If you imagine a very simple clinical trial, a comparison of treatment A with treatment B for relief of pain after dental extraction, then you would need an outcome measure like pain relief. Let us say that at the end of the trial both treatments seem to work, but with exactly the same amount of pain relief (fig 1). Does this result mean that the two treatments were genuinely equally good analgesics, or that your pain relief outcome measure was too insensitive to pick up a real difference between the two, or indeed that neither was any good? We have no way of knowing unless we change the trial design to incorporate an index of sensitivity of the measures.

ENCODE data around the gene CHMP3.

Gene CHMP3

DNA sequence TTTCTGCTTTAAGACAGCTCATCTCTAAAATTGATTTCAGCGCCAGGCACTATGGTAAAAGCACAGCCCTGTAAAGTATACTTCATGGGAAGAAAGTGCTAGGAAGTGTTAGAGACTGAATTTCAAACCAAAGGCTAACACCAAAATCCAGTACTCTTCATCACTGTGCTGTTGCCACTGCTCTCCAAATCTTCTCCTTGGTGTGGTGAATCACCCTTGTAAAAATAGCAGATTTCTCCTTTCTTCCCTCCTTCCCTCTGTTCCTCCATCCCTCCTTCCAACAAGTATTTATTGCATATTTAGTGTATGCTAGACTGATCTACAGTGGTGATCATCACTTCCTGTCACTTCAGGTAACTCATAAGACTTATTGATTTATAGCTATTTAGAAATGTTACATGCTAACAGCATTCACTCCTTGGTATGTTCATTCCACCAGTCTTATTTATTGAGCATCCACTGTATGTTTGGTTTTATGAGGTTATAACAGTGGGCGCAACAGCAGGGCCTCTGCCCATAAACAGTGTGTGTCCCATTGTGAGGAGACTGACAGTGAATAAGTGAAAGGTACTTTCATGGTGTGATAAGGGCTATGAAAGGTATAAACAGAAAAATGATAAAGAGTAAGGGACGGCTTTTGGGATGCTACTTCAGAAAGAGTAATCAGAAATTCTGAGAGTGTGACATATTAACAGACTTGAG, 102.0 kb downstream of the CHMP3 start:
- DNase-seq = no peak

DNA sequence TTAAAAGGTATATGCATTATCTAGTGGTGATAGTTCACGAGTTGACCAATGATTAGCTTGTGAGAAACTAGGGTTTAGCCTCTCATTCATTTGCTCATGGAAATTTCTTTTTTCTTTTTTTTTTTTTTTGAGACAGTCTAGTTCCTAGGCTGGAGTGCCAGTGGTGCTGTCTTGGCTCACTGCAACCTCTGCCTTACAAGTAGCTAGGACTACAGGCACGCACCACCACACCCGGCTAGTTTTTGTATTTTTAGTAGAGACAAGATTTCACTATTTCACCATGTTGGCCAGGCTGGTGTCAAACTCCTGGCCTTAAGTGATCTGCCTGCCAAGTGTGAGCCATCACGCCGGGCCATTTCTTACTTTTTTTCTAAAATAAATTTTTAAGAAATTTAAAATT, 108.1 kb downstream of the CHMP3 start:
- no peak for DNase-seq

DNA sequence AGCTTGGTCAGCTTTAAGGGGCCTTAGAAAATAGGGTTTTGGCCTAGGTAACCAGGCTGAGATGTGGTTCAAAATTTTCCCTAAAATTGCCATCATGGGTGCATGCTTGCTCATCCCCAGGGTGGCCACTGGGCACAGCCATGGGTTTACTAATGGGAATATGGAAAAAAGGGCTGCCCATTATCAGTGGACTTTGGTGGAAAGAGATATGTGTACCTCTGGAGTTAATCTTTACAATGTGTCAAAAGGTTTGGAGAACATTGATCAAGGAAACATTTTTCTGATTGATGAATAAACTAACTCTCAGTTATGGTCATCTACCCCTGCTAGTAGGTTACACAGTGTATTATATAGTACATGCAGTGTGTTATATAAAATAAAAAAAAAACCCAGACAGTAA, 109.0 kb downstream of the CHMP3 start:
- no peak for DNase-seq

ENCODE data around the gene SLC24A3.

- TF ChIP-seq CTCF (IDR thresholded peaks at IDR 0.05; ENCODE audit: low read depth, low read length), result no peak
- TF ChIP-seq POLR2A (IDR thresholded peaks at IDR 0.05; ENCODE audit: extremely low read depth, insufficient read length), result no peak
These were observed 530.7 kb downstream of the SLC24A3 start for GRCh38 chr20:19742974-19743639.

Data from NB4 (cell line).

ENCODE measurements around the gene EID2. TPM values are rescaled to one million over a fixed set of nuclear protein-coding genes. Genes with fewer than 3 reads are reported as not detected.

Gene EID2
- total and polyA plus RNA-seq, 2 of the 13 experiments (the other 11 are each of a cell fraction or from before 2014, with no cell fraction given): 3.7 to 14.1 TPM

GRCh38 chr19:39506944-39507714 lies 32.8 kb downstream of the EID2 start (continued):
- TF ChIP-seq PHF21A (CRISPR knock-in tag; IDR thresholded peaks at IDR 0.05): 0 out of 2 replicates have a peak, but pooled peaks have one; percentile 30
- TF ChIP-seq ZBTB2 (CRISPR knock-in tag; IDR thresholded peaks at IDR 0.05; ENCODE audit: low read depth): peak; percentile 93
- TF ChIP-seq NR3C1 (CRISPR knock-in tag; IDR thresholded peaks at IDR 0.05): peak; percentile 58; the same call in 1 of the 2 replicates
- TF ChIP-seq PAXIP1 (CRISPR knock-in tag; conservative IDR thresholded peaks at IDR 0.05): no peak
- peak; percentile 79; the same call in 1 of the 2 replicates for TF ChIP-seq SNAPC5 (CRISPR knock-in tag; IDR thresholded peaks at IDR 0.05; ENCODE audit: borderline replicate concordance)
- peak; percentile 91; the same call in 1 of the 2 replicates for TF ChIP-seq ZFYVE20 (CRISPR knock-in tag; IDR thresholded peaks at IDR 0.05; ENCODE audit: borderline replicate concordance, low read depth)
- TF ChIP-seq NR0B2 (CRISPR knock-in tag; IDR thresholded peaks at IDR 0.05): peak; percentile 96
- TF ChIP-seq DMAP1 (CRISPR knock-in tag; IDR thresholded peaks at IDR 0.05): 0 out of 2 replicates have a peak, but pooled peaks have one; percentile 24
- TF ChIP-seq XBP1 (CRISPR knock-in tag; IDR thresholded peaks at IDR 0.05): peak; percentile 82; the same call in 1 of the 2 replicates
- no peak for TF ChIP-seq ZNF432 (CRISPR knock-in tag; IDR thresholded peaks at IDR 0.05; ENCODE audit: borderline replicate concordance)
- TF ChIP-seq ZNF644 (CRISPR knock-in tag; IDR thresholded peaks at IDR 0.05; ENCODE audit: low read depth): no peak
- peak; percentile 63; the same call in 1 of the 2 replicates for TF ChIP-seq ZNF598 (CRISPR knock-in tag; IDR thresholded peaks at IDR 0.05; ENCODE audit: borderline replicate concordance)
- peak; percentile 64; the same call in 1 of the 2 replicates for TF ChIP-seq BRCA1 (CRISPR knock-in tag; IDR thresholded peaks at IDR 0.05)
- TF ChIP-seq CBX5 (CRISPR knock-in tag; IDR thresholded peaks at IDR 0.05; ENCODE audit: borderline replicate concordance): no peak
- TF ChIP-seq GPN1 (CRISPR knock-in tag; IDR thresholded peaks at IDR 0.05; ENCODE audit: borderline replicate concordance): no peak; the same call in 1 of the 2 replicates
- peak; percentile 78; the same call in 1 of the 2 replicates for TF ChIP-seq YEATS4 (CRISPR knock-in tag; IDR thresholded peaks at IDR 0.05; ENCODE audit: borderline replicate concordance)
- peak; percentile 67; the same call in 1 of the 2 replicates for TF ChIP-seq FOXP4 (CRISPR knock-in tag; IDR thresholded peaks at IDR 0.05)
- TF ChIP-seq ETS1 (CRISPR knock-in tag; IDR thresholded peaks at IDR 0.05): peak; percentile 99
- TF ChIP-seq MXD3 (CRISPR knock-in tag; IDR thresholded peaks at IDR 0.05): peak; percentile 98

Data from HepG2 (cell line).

Figure 1

 Treatment A compared with treatment B with no index of internal sensitivity.

Such an index of sensitivity can be a third group of patients, randomised to receive placebo rather than treatments A or B (fig 2). If both treatment A and treatment B do well, and placebo does badly, then we can be more confident that A and B are both effective treatments, because placebo was ineffective, and that there is minimal difference between A and B’s performance in the trial.

Figure 2

 Treatment A compared with treatment B with placebo as the index of internal sensitivity.